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options and equity in the former holding company.34 This exchange somehow is alleged

to have “provided a financial benefit” to the Trenwick directors “beyond that enjoyed by

the other shareholders of the corporation.”35

At most, this allegation suggests that the Trenwick directors received treatment

equivalent to that of other equityholders. When the new Bermuda holding corporation

was formed it was to become the publicly-listed company. Thus, in order for option

holders to retain their pre-existing value, they had to receive options to buy stock in the

new listed company. The receipt of such replacement options presents no conflict, in


As important, that the Trenwick directors received options is at odds with the

notion that they believed they were taking steps that would lead to the insolvency of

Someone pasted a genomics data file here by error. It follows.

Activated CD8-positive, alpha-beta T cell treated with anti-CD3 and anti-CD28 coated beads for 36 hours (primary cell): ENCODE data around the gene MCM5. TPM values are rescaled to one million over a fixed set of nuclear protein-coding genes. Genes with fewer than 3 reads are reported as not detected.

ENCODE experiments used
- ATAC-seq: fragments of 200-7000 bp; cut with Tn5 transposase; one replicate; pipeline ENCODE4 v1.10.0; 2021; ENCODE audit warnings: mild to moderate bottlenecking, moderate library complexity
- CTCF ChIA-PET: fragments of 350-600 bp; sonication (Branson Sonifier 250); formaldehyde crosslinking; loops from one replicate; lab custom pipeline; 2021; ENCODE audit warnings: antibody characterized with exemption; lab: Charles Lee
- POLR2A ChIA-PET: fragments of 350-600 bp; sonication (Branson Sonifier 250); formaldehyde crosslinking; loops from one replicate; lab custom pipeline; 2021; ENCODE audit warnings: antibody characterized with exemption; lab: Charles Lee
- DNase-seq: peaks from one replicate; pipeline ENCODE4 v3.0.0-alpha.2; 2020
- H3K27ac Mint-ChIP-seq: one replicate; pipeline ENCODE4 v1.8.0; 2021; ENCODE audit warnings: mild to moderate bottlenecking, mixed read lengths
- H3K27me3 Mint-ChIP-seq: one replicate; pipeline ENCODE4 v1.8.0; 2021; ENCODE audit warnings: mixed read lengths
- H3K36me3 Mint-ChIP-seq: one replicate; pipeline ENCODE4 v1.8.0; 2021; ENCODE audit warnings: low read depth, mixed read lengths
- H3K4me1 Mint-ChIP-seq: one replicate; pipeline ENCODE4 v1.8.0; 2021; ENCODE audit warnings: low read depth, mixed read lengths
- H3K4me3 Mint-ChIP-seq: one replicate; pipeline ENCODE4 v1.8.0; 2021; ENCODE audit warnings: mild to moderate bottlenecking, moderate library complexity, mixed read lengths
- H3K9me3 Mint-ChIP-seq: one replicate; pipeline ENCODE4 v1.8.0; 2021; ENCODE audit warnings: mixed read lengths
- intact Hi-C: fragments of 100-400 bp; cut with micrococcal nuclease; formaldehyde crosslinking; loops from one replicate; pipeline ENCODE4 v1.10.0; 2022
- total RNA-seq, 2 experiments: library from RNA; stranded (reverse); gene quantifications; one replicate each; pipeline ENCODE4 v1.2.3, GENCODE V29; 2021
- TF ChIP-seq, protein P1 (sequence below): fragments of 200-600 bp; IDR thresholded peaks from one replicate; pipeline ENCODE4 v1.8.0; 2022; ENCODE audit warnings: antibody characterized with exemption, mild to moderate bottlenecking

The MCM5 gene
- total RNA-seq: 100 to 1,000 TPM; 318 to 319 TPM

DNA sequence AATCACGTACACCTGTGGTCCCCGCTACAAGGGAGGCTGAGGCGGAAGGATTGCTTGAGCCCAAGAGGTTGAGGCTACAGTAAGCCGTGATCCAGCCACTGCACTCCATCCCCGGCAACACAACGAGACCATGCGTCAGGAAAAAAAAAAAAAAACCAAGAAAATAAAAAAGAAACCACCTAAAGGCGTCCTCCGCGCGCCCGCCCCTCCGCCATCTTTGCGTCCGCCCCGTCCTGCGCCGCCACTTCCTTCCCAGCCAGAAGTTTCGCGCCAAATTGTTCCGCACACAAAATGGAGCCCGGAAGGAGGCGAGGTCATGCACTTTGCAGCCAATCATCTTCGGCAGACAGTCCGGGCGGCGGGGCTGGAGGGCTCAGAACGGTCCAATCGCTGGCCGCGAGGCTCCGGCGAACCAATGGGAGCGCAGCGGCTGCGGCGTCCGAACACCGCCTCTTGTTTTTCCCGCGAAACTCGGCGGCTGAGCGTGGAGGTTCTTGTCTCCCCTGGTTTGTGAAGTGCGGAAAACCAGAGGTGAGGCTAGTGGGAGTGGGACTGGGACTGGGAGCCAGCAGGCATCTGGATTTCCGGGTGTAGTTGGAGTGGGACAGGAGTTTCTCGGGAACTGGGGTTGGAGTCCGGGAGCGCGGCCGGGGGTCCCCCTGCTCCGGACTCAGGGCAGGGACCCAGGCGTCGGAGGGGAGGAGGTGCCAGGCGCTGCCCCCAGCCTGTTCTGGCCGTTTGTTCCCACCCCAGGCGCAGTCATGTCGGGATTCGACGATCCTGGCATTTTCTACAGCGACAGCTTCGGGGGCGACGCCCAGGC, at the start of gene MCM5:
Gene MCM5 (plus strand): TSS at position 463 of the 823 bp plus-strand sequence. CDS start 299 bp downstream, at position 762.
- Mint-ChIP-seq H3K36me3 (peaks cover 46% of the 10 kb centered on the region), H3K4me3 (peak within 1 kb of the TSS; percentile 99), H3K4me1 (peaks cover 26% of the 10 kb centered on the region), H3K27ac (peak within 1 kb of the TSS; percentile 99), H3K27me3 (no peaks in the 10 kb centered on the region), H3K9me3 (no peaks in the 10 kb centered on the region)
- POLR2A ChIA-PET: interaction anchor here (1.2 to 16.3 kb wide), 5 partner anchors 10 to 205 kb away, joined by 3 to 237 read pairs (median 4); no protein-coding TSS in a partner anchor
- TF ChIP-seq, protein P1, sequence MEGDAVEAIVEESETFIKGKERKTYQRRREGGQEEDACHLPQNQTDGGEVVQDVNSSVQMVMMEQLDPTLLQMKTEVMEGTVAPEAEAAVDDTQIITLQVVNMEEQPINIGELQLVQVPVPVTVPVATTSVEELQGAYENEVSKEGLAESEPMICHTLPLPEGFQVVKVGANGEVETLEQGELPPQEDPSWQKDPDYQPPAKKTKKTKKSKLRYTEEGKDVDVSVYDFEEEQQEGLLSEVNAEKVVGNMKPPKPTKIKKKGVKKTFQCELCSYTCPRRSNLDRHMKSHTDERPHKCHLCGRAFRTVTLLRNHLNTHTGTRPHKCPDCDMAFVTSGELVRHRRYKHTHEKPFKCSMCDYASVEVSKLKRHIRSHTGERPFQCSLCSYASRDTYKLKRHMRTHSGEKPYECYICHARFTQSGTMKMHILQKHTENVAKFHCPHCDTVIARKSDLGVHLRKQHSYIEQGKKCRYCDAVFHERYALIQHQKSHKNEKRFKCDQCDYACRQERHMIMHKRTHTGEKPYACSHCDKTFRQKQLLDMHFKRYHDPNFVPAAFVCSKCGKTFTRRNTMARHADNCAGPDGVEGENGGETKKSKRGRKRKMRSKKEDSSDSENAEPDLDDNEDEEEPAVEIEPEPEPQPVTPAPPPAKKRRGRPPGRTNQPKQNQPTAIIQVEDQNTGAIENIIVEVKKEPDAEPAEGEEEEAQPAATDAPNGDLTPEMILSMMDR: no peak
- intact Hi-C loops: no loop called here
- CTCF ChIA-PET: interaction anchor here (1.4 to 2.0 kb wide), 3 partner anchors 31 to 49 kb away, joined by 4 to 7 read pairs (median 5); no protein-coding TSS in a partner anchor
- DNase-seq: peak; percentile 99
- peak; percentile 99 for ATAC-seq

Trenwick. If Trenwick became insolvent, the options would have no value.

As to the bonus compensation, the complaint fails to provide any specifics. The

Litigation Trust had access to Trenwick’s books and records. The public filings it

references in the complaint do not indicate that any bonus compensation was to be paid to

the independent directors of Trenwick as a result of the LaSalle acquisition or that

Billett’s severance agreement was triggered in a manner that gave him a right to

payments. In connection with the Chartwell acquisition, there is a disclosure that Billett

received a bonus for his work on the transaction as CEO, but that the company had cut

the bonus pool for the succeeding year from which Billett and other executives could

34 35

. ¶ 85.


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